On the outside

My hometown was never a good culture fit for me, coupled with its blatant lack of entertainment and food which I can’t ignore.

Home is like a reverse culture shock the longer I am away.

Home is always going to be pretty to look at, the valley behind my mums cottage house. That wide brown river that runs through the town, when the murk clears it looks nice.

The celebration of Maori culture and etiquette I value deeply. And this image attached, I took at a friends house that makes me feel oddly warm inside and nostalgic.

But, home is also where being “a girl” is an insult and applicable to both sex’s (just both. the binarism is loud).

Where the politics are polarising, where bigoted Christianity colonises invisibly next to the practicing of hedgemonic masculinity; wrapped up in a tightly sealed, anti-intellectual vacuum. It’s just kind of a big ol’ problematic smorgasbord, captioned in one paragraph here; but by no means exhaustive.

Consequences of a stationary town, and country (I’m calling it out). Which for those who do leave becomes a contextual baseline for how much one can grow from.

The more telling signs of personal growth of course is when hometowners just out of pocket explicitly tell you you don’t belong.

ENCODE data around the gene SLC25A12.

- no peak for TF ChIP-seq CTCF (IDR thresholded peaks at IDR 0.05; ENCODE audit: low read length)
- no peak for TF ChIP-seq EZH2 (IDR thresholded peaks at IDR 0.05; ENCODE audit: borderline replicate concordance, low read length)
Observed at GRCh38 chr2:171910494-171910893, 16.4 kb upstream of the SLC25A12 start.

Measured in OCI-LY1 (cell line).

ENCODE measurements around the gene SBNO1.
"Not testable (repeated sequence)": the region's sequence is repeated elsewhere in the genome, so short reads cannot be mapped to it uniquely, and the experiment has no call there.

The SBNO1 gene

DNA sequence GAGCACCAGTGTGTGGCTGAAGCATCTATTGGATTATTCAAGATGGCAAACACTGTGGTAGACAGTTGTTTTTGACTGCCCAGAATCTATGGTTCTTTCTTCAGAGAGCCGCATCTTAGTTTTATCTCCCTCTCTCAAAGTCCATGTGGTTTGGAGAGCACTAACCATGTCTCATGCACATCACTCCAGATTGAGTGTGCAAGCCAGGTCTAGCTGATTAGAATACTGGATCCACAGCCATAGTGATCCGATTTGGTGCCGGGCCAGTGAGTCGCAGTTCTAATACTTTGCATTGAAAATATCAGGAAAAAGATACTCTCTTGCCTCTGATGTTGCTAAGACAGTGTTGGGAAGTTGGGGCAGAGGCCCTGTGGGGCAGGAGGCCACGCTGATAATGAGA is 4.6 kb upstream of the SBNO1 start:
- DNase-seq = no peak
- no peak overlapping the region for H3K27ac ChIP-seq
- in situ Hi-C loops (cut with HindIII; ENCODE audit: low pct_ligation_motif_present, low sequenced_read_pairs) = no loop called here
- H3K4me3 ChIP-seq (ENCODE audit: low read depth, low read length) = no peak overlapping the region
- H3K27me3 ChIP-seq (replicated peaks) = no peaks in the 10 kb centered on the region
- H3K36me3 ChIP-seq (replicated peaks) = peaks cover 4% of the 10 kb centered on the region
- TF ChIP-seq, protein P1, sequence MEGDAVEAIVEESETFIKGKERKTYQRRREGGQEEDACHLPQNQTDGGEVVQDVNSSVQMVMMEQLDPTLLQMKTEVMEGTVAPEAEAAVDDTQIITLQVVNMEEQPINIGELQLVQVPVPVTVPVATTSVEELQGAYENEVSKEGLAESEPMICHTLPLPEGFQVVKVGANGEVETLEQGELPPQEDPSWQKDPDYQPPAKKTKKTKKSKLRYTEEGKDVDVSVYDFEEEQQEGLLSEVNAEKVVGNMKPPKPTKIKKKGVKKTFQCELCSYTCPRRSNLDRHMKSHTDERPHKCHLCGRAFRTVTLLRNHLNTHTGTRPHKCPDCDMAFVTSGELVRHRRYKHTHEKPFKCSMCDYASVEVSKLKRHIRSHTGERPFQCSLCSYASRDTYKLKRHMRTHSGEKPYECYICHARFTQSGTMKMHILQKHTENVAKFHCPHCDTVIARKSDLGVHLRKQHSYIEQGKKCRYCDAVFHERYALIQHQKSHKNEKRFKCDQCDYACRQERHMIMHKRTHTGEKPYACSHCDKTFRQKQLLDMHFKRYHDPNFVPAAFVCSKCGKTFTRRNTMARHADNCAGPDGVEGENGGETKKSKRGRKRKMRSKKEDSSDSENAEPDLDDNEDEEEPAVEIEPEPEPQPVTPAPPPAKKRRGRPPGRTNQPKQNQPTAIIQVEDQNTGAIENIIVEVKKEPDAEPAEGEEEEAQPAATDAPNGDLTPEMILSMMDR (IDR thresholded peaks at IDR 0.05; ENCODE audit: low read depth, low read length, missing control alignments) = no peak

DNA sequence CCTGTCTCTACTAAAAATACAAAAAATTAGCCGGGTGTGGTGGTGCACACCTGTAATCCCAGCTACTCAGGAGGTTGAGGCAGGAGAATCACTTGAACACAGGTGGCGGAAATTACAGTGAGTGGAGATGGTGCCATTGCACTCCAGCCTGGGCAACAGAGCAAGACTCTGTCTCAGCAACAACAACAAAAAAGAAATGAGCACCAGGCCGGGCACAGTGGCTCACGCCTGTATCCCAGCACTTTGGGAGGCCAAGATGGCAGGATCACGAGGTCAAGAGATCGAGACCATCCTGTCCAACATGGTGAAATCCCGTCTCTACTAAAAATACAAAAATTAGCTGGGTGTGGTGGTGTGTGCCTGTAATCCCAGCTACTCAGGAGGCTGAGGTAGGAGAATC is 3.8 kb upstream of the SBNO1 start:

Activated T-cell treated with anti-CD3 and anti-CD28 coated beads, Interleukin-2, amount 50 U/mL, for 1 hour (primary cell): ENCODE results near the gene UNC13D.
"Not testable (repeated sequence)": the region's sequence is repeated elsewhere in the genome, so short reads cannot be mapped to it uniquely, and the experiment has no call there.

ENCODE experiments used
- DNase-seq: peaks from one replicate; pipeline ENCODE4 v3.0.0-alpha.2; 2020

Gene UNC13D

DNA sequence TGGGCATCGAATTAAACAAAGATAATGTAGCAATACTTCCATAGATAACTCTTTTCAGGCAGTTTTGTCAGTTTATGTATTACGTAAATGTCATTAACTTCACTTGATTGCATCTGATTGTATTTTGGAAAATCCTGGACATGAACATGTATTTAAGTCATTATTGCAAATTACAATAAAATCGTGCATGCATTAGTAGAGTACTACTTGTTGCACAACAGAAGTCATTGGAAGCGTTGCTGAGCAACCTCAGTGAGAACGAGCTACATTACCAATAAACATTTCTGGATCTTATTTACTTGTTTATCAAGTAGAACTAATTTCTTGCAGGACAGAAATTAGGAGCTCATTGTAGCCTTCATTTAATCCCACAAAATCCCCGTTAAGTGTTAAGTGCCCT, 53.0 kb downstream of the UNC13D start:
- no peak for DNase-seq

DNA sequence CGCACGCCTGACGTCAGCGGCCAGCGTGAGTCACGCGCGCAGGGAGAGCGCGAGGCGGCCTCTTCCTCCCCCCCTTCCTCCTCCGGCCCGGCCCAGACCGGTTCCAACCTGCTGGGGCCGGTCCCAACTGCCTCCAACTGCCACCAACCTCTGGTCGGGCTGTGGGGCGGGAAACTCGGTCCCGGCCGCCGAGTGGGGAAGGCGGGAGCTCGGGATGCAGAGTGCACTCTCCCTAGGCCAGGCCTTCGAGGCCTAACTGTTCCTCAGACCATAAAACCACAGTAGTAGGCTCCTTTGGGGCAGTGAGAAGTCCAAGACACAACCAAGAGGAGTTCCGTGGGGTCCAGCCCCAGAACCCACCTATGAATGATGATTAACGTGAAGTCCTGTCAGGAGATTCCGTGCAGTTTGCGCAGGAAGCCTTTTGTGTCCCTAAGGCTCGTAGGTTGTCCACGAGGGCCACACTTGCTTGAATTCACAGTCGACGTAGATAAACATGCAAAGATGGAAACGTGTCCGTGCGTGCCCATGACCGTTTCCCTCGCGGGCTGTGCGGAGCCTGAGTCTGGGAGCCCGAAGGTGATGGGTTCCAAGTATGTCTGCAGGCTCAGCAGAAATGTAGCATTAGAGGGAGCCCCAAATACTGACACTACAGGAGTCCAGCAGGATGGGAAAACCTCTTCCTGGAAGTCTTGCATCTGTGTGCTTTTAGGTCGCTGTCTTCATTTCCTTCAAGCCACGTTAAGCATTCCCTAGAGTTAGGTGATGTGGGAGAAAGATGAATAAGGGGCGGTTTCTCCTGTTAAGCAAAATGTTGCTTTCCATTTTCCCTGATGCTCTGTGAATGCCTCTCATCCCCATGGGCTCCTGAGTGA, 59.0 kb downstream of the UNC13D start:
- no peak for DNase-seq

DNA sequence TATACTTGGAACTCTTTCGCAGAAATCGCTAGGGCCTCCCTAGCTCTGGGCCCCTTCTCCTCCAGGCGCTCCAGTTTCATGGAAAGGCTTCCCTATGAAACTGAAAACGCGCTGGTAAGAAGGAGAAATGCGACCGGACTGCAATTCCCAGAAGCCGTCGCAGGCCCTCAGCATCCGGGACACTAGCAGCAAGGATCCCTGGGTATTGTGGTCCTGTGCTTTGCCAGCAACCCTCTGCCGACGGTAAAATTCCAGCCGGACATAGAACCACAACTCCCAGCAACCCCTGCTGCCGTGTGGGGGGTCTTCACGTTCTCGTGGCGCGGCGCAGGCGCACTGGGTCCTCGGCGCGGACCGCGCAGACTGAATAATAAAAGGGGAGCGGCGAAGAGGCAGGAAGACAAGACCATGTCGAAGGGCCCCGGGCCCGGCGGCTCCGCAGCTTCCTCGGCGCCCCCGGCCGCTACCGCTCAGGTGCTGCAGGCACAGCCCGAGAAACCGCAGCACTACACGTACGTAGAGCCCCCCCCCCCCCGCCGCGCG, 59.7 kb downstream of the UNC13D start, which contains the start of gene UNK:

Ah yeah, very Surprising. Thank you for the feedback. It’s actually a great barometer for my life.

The idea of staying put is always conflated with the idea of failure. This is not at all fair to say, or true. I think migration patterns are indicative of self diagnosis. You leave relationships behind, like you leave locations. Because nothing is worse than existing just to be more palatable for your wrong environment. Why do that, when you also have the option to leave, find the right cultural fit and carve out your own niché.

I said what I said. It’s not completely lost on me that these cultural norms I mention are everywhere. I guess the point is to just keep swimming.